On proposals for rationalizing physical presence by individual UN entities, the G77/China said a “meaningful and effective” country presence of the UN development system should be ensured for all developing countries that request it. France and CANZ supported the idea of rationalizing countries presence.

Noting that the Secretary-General’s proposals do not mention multi-country offices, Maldives, for the Alliance of Small Island States (AOSIS), supported by Solomon Islands for Pacific Small Island Developing States (SIDS), called for establishing multi-country offices where necessary.

On proposals for reducing the duplicative and overlapping work of UN entities, the G77/China said this proposal cannot be used as an excuse to reduce either agenda items or the number of Secretary-General’s reports and resolutions. He explained that Member States should take into account that agencies can work on the same topic but with different perspectives and called for focusing on filling gaps by “enriching the agenda items” at all levels. Mexico urged cleaning out “the extensive number of reports by the Secretary-General, as most of them are gathering dust on shelves without being read,” saying these reports represent a huge cost for the organization.

On recommendations for enhancing system-wide accountability and oversight, including by progressively merging the governing boards of New York-based funds and programmes, the EU and France said the reform process should not “get stuck” in processes and structural considerations. The UK and the Republic of Korea expressed reservations on the idea of a merged governing board. The UAE said a merger of the boards could be a good solution.

Chile proposed setting a direct “communication line” between UN entities and the Deputy Secretary-General as a new communication structure rather than creating a new bureaucratic structure. China said he would like to see proposals for ways in which entities could make use of current mechanisms to strengthen coordination and communication. Brazil opposed creating a new structure, adding that strengthening of accountability should be done through greater oversight by Member States.

On partnerships with the private sector, the G77/China emphasized the need to strengthen their oversight and accountability. Egypt, for the African Group, expressed concern about the transition from development finance to other forms of financing, with AOSIS noting that the system is ill-equipped to handle the risks that would come with new forms of financing. CANZ said he looked forward to proposals on a new Funding Compact, explaining that the UN development system needs a more sustainable framework for financing and less-earmarked funding.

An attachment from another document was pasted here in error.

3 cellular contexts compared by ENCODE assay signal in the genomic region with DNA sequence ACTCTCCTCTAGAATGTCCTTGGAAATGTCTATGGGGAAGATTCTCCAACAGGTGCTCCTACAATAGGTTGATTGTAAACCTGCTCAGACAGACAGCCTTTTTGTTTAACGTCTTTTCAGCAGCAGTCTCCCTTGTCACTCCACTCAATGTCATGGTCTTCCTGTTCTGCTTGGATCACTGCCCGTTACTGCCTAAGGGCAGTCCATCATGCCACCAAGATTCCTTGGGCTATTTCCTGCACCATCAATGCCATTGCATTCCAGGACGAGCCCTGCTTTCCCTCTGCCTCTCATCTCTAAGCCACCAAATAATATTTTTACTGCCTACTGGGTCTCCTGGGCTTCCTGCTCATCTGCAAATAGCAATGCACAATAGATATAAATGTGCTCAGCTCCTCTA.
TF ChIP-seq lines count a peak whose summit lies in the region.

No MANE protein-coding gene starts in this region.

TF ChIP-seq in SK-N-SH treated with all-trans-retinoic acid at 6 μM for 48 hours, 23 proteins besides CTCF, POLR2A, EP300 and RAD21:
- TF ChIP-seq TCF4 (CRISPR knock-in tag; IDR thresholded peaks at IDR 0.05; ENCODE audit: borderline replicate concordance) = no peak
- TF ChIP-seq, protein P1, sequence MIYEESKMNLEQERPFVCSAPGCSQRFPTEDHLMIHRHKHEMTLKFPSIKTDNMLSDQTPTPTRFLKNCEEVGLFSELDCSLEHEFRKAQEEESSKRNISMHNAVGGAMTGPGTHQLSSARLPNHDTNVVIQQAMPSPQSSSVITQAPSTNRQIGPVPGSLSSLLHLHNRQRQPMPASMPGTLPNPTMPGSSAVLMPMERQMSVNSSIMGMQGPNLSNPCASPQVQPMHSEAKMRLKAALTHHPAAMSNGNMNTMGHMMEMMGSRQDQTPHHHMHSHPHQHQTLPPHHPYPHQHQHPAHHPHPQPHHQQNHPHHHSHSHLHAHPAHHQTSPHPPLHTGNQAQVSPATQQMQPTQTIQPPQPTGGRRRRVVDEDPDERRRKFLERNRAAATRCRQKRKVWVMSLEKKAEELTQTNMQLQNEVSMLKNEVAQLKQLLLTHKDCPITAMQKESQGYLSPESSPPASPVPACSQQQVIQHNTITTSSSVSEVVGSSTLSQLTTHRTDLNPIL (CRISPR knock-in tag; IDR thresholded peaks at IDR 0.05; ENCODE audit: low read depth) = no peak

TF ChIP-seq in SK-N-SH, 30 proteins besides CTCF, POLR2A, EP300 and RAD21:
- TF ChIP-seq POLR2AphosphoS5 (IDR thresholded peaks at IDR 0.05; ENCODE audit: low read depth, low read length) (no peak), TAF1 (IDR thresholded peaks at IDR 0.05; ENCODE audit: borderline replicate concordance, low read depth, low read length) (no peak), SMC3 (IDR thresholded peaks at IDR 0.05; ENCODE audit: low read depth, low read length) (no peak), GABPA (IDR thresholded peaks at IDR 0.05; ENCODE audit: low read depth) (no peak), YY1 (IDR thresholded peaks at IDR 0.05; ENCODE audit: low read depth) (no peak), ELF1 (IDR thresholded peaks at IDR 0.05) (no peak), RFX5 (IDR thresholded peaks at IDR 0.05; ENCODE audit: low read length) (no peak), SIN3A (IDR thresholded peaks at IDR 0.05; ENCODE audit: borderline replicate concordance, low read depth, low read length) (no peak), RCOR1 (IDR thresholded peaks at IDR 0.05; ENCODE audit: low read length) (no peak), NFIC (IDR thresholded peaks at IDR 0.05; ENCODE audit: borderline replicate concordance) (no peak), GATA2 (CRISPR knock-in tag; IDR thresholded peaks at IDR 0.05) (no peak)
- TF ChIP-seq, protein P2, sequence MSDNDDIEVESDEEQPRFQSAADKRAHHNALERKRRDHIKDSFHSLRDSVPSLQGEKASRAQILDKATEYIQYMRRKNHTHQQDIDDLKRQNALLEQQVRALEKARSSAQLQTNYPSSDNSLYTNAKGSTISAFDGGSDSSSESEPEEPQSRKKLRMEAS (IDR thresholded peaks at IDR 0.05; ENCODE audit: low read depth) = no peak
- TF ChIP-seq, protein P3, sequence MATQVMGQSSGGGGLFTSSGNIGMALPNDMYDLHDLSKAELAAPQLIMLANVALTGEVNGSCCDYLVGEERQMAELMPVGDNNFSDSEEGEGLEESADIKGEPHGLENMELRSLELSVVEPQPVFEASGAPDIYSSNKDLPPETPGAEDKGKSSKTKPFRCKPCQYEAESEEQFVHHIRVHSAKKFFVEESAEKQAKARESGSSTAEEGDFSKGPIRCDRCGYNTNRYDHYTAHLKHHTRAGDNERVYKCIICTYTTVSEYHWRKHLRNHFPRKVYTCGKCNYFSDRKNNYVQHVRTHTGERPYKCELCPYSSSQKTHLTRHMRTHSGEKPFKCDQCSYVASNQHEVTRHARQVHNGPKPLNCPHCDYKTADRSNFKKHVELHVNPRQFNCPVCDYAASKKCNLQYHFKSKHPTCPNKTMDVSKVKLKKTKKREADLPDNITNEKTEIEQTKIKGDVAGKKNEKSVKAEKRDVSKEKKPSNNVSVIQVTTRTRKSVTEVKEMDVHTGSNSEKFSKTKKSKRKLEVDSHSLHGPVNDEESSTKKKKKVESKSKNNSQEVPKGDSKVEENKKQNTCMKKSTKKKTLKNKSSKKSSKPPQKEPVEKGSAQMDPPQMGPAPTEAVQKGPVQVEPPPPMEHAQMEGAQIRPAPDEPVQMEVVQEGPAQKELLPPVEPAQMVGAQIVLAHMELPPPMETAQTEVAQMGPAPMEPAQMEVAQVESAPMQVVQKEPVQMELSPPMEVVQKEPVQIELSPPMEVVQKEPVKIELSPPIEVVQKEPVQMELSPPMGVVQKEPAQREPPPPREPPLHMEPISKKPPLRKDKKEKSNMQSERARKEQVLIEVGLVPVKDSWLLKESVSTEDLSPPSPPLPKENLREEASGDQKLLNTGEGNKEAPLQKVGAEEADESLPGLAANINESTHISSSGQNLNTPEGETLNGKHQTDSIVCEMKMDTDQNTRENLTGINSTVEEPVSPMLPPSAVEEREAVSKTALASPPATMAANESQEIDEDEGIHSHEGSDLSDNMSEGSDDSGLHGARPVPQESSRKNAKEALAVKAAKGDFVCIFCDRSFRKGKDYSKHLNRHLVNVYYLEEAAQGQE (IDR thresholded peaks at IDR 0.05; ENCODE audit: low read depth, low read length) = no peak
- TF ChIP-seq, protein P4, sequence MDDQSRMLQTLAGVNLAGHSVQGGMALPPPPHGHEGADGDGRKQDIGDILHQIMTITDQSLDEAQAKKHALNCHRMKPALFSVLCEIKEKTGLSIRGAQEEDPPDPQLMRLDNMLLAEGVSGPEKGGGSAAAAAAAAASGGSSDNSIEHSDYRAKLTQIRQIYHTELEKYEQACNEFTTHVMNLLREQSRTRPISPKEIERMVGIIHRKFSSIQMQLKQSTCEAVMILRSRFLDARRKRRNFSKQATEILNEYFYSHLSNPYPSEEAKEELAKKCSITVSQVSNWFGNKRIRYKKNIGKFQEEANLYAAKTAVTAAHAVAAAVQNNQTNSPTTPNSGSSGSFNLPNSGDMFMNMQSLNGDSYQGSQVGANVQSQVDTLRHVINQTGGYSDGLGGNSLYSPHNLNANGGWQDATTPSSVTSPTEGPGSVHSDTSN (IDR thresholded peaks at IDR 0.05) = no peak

On proposals for co-location or pooling of system-wide policy capacities at the regional level among UN Regional Economic Commissions and UN development system regional bodies, the African Group expressed support but cautioned that co-location by itself does not necessarily ensure better coordination.

The African Group stressed that the UN development system needs to remain focused on sustainable development even if it addresses synergies with the UN’s peace and security pillar. AOSIS noted as “critical” for the Group the way in which the UN development system plans to address its blueprint, the SAMOA Pathway, as well as the other blueprints for countries in special situations. Switzerland, supported by Peru, said Sustainable Development Goal (SDG) 6 (clean water and sanitation) should be better profiled in the reform plans.

The Russian Federation said reform decisions should not be made by a closed group of experts based solely on discussions with interested parties, recommending that Member States authorize any change in the development system based on consensus. She expressed surprise on the announcement that the Secretary-General appointed the Deputy Secretary-General as chair of UNDG.

Mexico and Switzerland welcomed the appointment of the Deputy Secretary-General as UNDG head, with Mexico stressing the need for a better understanding of what UNDG is doing.

The Deputy Secretary-General announced that the next briefing on the UN development system reform will take place in the beginning of November, when she will present Member States with more options. In response to governments’ requests for more details on many of the proposals, she invited reflection on the extent to which they wish the reform plans to be detailed and specific. She also invited flexibility, from both governments and UN agencies. [UN Deputy Secretary-General Remarks] [SDG Knowledge Hub Story on Secretary-General’s Briefing to Member States] [SDG Knowledge Hub Story on Secretary-General’s Report] [SDG Knowledge Hub Sources]